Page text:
After playing a sitcom dad for seven seasons on Malcom in the Middle, Bryan Cranston became a household name – and multiple Emmy winner – for his role as mild-mannered science teacher turned crystal meth kingpin Walter White on AMC’s Breaking Bad, which ended in 2013. Cranston has since appeared in a number of mainstream films (Godzilla, Argo) but has focused on the stage.
Cranston won a Tony Award in 2014 for his leading role in All the Way as Lyndon B. Johnson, the 36th President of the United States and he reprises his role as LBJ in the HBO film of the same name. Cranston is reunited with Jay Roach, who directed his performance on the stage, leading an all-star cast in portraying Johnson’s attempts to make the Civil Rights Act of 1964 a reality. The cast includes Anthony Mackie (Avengers: Age of Ultron) as Dr. Martin Luther King, Jr., Melissa Leo as Lady Bird Johnson, Bradley Whitford as Hubert Humphrey and Stephen Root as J. Edgar Hoover.
All the Way is Cranston and Roach’s latest biopic, hot on the heels of Trumbo, which starred Cranston in his Oscar-nominated role as blacklisted Spartacus screenwriter Dalton Trumbo.2014’s Selma followed many of the same events from the point of view of Dr. King, but All the Way centers on Cranston’s LBJ, a complex and towering figure in American politics. Take a look at the film’s trailer above.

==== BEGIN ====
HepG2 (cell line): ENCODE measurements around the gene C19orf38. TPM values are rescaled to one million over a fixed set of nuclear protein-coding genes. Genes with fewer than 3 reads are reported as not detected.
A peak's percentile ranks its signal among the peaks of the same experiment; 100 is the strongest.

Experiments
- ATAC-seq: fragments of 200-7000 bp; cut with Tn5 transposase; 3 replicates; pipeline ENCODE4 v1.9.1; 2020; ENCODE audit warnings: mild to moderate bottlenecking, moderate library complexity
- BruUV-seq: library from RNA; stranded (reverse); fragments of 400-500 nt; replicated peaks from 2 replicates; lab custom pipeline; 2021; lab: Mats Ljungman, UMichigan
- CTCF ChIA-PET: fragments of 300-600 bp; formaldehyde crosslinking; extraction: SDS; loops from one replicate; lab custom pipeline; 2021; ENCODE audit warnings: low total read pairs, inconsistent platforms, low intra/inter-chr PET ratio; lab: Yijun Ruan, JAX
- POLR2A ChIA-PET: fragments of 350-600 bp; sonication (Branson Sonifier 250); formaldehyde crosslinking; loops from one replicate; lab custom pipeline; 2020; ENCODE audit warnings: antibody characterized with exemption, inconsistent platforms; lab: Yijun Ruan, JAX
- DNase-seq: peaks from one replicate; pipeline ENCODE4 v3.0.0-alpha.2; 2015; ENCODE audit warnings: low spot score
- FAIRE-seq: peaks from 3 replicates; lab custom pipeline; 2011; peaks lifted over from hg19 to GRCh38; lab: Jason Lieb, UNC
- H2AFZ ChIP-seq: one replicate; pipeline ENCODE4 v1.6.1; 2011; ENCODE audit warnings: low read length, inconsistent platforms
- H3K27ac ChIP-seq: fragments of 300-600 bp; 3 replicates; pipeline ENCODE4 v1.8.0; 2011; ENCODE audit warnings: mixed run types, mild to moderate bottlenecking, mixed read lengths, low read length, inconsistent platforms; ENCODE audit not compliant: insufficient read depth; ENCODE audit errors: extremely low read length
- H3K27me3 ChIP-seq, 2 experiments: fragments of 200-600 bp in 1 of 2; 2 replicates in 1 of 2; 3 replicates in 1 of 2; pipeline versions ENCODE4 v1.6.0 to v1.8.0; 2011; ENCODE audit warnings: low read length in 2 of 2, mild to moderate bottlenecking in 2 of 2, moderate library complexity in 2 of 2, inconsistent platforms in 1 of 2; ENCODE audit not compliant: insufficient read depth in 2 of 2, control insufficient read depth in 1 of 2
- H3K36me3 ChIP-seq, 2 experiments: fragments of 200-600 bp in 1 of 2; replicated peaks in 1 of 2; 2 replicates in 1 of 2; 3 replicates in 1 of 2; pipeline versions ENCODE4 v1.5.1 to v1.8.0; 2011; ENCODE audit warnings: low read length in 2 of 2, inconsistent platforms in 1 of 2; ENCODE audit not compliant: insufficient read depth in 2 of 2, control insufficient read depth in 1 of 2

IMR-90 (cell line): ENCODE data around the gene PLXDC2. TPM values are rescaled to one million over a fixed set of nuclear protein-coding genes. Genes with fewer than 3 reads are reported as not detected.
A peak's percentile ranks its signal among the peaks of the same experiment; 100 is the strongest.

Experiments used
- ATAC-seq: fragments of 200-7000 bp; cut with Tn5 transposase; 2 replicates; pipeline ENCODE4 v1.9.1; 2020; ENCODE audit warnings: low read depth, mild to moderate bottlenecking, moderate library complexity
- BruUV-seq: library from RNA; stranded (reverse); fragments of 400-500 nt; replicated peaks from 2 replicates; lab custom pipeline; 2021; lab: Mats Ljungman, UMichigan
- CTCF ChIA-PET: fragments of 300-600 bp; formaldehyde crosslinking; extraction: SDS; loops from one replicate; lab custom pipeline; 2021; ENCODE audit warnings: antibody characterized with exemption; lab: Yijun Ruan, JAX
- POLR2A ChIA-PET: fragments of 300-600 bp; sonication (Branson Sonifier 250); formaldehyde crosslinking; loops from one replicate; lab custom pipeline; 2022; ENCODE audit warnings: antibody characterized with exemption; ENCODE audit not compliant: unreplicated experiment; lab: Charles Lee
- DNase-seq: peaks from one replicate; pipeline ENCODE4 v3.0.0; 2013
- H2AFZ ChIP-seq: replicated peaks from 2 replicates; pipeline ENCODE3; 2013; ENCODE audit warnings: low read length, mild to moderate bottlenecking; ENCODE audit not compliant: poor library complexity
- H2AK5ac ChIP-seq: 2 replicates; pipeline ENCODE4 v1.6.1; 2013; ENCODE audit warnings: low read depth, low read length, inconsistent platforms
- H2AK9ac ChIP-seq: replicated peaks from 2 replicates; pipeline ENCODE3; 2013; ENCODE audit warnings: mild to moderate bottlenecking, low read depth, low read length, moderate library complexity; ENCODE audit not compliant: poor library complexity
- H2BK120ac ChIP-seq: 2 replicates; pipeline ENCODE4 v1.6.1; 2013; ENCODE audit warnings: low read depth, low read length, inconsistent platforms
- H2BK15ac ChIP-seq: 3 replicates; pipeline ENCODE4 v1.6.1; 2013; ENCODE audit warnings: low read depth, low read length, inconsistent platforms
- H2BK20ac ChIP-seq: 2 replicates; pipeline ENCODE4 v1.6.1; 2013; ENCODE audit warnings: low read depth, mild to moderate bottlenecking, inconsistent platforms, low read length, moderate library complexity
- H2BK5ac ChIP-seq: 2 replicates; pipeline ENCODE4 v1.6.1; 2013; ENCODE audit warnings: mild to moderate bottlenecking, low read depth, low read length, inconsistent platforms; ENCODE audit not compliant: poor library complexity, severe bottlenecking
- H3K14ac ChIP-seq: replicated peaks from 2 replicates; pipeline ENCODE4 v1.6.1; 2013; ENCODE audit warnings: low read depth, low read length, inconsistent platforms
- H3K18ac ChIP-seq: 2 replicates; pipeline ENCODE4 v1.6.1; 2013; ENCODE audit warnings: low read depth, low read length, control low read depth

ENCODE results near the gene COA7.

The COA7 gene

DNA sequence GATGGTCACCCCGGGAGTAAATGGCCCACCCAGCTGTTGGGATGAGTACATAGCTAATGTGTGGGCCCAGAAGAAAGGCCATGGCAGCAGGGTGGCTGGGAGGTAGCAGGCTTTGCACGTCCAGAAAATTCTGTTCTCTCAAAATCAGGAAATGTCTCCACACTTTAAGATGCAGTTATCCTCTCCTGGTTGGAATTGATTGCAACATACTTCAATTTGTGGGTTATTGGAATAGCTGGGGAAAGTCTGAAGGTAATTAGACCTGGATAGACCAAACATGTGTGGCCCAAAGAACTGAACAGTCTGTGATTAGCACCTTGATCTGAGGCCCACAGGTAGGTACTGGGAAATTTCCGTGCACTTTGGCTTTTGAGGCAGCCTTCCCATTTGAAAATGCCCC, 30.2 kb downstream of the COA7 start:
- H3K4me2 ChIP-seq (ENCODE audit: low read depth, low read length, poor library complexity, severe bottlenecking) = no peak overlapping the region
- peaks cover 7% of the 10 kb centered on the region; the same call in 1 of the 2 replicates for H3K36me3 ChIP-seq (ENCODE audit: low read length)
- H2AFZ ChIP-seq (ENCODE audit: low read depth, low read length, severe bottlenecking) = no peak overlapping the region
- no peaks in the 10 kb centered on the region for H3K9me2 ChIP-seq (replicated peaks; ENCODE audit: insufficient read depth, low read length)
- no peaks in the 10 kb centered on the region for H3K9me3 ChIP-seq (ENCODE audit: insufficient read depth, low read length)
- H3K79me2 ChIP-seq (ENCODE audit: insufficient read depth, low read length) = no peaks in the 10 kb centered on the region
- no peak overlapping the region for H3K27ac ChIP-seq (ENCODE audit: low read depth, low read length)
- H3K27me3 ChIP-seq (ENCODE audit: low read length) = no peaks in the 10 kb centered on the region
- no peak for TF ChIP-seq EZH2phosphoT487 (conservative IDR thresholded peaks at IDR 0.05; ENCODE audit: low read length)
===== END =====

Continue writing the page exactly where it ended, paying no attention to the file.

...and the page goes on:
Jay Roach made his name as the director of the Austin Powers films and broad Hollywood comedies like Meet the Parents, but he has since reinvented himself as a premiere helmer of political dramas. Roach has directed two of HBO best original political movies: Recount, which dramatized the controversion Florida recount in the 2000 presidential election and Game Change, which followed the 2008 campaign of John McCain and his running mate Sarah Palin.
Roach also directed the pilot of HBO’s political dramedy series The Brink, for which he also served as executive producer. Roach’s HBO movies have contained a healthy dose of comedy, but from his short look at All the Way, it seems that this story will be short on laughs. And for such a pivotal moment in American history, a serious and focused eye is necessary.
The struggle to secure the Civil Rights Act fell on Lyndon Johnson – taking over as president in the wake of John F. Kennedy’s assassination during one of the most turbulent periods of social unrest and upheaval of all time – and Dr. Martin Luther King, Jr., played here by Mackie. More than half a century later, racial issues and divisions continue to plague the United States. There is a distinct parallel between the fight for civil rights in the 1960s and the ongoing fight to respect those rights in today’s society. All the Way might serve as a reminder of how far we’ve come and how far we still need to go.
All the Way premieres on HBO on May 21 at 8pm ET/PT.